... a series of funhouse mirrors, each story in the collection pushing readers to reconsider what is true, distorting the image so completely as to open the viewer to new and unexpected perspectives ... The dozen stories are uniformly strange but delivered in a straightforward cadence that gives lie to the strangeness. They are also wildly readable, each story turning societal norms on their head and leaving readers wondering if maybe it would make sense to honor the passing of a loved one by preparing and sharing a meal from their remains ... Each story displays a fine-boned architecture, a careful curation of details and paring away of the extraneous. The result is remarkable, the lean force of Murata's imagination rippling through each piece ... This, then, is the magic Murata works in Life Ceremony, the impressive way she is able to destabilize a mirrored reflection of humanity, giving back a strange and wonderful truth.
Murata’s prose is deadpan, as clear as cellophane, and has the tidiness of a bento box. She’s not the most subtle writer. You don’t read her for her extra-fine perceptual apparatus. You read her because when her stuff works, it’s chilly and transgressive at the same time ... A few of the stories are quite long; others are vignettes. A handful are banal...Even in her best stories, Murata has a weakness for thesis statements ... Murata’s prose, in this translation from the Japanese by Ginny Tapley Takemori, is generally so cool you could chill a bottle of wine in it. Body Magic is warmer, and more subtle. It made me wonder if she really needs the big-time conceits.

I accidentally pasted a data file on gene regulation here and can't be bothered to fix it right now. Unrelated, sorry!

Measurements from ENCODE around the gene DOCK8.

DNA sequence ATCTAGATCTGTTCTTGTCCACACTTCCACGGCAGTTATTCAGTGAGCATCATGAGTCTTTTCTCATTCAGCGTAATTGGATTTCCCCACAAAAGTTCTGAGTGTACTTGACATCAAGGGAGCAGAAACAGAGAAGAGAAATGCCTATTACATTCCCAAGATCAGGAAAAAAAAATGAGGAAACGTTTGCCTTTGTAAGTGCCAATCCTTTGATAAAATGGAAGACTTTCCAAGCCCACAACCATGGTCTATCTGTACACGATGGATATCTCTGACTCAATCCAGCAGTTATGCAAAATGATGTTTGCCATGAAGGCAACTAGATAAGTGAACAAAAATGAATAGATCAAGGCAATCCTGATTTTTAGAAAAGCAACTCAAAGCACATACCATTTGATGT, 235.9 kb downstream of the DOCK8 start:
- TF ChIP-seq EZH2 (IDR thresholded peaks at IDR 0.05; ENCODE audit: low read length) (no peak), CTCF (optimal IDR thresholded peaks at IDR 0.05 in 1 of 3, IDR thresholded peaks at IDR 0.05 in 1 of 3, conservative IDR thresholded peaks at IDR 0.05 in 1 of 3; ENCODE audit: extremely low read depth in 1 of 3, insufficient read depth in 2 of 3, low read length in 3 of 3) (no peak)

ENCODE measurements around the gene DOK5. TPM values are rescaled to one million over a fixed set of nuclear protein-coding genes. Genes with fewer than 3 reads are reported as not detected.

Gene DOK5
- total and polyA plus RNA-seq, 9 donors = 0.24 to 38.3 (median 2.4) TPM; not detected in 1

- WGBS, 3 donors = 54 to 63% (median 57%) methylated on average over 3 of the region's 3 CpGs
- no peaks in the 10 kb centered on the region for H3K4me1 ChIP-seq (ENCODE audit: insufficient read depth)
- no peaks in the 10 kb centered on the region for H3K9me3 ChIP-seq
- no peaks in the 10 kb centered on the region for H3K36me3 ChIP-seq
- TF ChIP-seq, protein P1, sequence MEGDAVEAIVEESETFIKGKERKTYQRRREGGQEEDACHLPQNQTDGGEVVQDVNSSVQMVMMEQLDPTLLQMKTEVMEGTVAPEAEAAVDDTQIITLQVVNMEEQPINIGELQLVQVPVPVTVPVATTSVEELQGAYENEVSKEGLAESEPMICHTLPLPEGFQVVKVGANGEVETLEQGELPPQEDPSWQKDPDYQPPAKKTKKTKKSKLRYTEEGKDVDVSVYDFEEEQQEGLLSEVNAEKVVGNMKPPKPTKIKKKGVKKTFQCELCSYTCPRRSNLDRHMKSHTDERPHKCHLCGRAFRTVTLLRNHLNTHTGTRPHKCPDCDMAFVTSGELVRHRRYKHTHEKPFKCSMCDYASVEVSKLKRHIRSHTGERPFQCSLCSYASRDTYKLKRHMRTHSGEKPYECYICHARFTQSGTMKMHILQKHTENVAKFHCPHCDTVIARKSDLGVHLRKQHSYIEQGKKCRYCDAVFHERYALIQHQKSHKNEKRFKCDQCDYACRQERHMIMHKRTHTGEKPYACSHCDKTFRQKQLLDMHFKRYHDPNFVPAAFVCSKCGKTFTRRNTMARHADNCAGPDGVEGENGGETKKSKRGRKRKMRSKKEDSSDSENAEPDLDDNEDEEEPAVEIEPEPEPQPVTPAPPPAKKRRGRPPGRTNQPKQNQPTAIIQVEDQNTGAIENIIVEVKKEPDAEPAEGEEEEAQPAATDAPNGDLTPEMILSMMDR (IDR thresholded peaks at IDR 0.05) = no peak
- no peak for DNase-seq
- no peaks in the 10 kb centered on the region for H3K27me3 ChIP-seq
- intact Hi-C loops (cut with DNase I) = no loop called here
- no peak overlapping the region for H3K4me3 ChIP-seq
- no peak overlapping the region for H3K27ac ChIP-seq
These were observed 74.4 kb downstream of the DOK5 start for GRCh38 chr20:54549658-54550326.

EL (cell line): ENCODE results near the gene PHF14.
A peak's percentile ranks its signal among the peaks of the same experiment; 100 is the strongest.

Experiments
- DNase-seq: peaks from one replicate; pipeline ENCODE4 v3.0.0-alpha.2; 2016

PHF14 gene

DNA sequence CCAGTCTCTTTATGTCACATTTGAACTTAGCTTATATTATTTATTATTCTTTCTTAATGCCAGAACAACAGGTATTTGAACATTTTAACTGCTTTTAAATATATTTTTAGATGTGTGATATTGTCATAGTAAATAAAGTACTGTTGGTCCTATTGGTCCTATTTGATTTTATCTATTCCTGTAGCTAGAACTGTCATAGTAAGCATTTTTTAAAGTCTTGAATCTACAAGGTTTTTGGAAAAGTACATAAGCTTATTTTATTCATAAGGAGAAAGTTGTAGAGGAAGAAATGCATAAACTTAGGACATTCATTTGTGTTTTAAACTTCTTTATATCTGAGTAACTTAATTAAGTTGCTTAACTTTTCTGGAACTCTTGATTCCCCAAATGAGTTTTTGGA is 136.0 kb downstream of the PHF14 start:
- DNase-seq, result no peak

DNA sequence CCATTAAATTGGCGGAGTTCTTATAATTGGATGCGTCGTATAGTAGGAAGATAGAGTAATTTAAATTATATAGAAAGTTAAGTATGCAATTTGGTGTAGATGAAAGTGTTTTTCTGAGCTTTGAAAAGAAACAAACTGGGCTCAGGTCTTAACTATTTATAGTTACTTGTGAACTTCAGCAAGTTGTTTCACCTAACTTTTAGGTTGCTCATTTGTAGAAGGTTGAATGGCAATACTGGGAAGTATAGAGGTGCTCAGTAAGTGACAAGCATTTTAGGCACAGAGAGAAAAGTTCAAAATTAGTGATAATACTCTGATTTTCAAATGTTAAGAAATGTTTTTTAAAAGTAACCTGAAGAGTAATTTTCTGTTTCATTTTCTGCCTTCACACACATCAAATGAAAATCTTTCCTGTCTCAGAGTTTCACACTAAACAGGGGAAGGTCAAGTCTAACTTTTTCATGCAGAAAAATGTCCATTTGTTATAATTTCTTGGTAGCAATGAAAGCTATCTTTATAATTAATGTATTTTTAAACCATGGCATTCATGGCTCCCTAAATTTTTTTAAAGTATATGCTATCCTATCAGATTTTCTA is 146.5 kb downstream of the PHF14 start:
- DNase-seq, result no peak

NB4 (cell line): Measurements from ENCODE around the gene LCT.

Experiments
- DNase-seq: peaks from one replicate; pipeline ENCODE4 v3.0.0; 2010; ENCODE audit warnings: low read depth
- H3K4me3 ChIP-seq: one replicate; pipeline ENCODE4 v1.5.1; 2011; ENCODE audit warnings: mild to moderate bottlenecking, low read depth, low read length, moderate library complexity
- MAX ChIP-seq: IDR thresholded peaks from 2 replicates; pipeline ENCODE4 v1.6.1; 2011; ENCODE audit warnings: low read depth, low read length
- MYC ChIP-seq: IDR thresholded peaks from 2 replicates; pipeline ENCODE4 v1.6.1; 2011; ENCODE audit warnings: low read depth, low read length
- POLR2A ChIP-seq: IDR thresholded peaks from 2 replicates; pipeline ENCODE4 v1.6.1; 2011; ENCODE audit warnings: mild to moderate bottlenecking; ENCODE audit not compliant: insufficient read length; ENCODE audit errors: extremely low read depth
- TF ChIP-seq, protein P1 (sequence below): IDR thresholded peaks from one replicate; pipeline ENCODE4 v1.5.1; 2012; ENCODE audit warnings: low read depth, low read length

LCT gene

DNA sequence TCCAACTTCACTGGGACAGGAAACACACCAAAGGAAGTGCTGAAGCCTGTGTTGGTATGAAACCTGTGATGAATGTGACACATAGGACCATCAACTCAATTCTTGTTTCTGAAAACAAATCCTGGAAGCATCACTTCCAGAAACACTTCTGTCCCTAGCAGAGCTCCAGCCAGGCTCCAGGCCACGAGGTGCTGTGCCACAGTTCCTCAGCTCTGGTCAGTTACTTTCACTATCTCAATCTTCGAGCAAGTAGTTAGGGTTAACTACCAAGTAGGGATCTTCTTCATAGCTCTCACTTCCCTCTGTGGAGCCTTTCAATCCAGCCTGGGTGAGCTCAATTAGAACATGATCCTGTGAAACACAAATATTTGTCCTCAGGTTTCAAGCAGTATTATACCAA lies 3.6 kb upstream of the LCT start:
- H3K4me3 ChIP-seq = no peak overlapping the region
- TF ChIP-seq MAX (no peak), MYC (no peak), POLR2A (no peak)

... her narratives are conspicuously weirder, weird in the sense of weird tales—dark and macabre, surprising and strange. The twelve stories blend humor and horror to examine societal norms, and to expose how bizarre and oppressive certain social standards and traditions can be, especially for women ... Human beings frequently like to think of themselves as consistent; they like to view their principles as reasonable and absolute. Yet by taking any premise to its most extreme and absurd conclusion, Murata explores how slippery and self-justifying a lot of activities are. Over and over, her characters discover that structures and hierarchies exist not because they are elegant or natural (or even because they are just and sustainable) but merely because certain segments of society have found them to be expedient ... Murata’s signature matter-of-fact tone makes this off-kilter reality both viscerally and intellectually provocative ... Murata’s style is deceptively blunt and direct, making for a lightning-quick read. And yet, the stories’ haunting premises linger in the mind. Even the very short stories, which initially struck me as high-concept but slight, got stuck in my head ... Life is ineffable, these stories remind us, its circumstances more mutable and multifarious than we may initially believe ... The sense of relativity that recurs throughout these stories feels scary but also perversely liberatory—as though, in Murata’s worlds, anything could happen, marvelous or terrible ... Maybe that’s the best way to immerse yourself in Murata’s peculiar realms—to understand that the experience will be bewildering and probably a little bit gross, but satisfying if you give in and let the weirdness wash fully over you.